This article shows how to solve math equations and expressions symbolically, in *Python*. Thanks to the *Sympy* library, this turns out to be an extremely easy task.

However, as you will see in the following examples, the number of tools and functions provided by this library is huge. Thanks to all its features, *Sympy *represents a really powerful algebra system with which we can **solve **in a very immediate way, **mathematical expressions, equations, inequalities** and even **systems of equations/inequalities**.

For these reasons, *Sympy *represents a fundamental tool for solving a plethora of math related problems. The article is divided into different sections, each of which deals with a specific* Sympy *function. If you are interested in the topic, you can find the documentation about all the herein described functions (and lots of others) at https://www.sympy.org/en/index.html.Β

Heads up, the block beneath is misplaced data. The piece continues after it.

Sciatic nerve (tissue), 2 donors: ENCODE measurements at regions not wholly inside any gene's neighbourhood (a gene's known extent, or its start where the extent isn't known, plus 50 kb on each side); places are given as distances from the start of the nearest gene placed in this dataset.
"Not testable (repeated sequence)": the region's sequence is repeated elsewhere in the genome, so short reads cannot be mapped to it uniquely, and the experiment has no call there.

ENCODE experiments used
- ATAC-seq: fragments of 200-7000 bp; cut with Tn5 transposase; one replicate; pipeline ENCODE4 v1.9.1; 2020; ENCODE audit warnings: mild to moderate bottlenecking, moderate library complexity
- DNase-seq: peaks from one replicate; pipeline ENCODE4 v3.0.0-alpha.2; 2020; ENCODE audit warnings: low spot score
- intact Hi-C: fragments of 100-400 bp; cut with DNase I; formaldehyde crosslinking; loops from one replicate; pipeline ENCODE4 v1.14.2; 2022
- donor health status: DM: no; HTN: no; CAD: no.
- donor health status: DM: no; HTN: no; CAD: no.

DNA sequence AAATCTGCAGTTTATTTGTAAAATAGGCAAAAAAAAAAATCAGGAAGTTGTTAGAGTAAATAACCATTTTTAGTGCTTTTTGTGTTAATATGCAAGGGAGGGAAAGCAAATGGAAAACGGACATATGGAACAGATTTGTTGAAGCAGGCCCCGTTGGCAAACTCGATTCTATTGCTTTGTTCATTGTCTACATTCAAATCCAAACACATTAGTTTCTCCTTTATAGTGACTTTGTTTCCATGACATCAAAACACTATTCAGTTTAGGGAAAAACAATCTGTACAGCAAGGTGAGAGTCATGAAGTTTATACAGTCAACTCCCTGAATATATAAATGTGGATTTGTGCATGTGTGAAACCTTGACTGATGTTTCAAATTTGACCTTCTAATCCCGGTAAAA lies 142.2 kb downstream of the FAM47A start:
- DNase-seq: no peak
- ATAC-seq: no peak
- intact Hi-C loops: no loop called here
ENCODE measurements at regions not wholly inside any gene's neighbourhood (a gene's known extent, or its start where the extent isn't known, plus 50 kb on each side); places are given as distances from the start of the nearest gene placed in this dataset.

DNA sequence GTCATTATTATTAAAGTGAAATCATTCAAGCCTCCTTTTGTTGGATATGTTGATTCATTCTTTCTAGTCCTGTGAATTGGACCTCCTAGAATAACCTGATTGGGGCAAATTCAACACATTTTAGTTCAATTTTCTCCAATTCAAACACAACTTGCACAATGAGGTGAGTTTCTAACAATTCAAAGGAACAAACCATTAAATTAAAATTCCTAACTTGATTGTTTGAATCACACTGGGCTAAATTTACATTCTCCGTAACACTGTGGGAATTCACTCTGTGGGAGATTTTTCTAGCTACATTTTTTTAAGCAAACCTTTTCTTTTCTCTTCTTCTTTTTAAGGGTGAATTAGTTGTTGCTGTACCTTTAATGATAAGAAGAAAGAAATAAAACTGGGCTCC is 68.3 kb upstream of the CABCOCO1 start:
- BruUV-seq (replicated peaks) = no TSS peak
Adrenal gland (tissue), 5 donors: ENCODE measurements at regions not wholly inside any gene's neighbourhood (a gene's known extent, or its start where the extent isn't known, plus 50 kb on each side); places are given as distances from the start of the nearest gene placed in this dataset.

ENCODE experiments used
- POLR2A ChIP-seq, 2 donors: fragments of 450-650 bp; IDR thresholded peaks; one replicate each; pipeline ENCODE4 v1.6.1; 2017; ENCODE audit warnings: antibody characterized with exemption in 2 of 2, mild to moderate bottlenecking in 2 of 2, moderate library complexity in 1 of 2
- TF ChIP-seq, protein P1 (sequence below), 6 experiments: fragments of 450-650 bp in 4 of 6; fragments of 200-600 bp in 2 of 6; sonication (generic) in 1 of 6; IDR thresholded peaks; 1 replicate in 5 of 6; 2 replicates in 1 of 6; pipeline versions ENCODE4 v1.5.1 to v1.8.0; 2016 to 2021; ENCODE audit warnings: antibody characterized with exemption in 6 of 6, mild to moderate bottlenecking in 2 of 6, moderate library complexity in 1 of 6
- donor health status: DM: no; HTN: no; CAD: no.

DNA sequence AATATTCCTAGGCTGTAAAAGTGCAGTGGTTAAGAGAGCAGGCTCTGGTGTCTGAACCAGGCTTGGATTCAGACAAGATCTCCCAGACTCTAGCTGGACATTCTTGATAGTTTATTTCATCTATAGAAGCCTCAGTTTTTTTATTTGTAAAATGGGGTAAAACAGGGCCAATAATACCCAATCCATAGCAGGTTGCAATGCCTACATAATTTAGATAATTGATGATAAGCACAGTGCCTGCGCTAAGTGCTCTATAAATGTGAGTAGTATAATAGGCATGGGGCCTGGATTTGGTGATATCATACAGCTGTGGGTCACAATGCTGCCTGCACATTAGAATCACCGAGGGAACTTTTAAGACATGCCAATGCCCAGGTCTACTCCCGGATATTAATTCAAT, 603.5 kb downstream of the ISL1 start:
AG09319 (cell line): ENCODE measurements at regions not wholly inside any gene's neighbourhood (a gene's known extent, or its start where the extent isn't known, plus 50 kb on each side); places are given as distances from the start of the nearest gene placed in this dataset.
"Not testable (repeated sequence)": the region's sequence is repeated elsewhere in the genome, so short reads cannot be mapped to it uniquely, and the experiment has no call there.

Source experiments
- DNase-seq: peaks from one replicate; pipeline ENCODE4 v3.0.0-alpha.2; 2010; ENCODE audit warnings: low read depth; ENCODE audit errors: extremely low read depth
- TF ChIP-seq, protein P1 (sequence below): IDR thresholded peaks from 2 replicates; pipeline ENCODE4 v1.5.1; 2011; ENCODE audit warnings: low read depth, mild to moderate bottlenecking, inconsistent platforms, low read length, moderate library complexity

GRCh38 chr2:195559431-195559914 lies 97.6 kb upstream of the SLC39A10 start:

Table of Contents

## Importing Sympy

The first step involves importing into our script the *Simpy *library; since multiple different packages will be used throughout this example, we import them all by writing the following code line (to import *Sympy* you must have previously installed it, if you have not done it yet, type β`pip install sympy`

β in your terminal).

from sympy import *

## Defining variables and functions

We start by defining the variables that we want to use in our calculations. To do this, we exploit the *Sympy *function * symbols()* which takes as input a string and turns it into a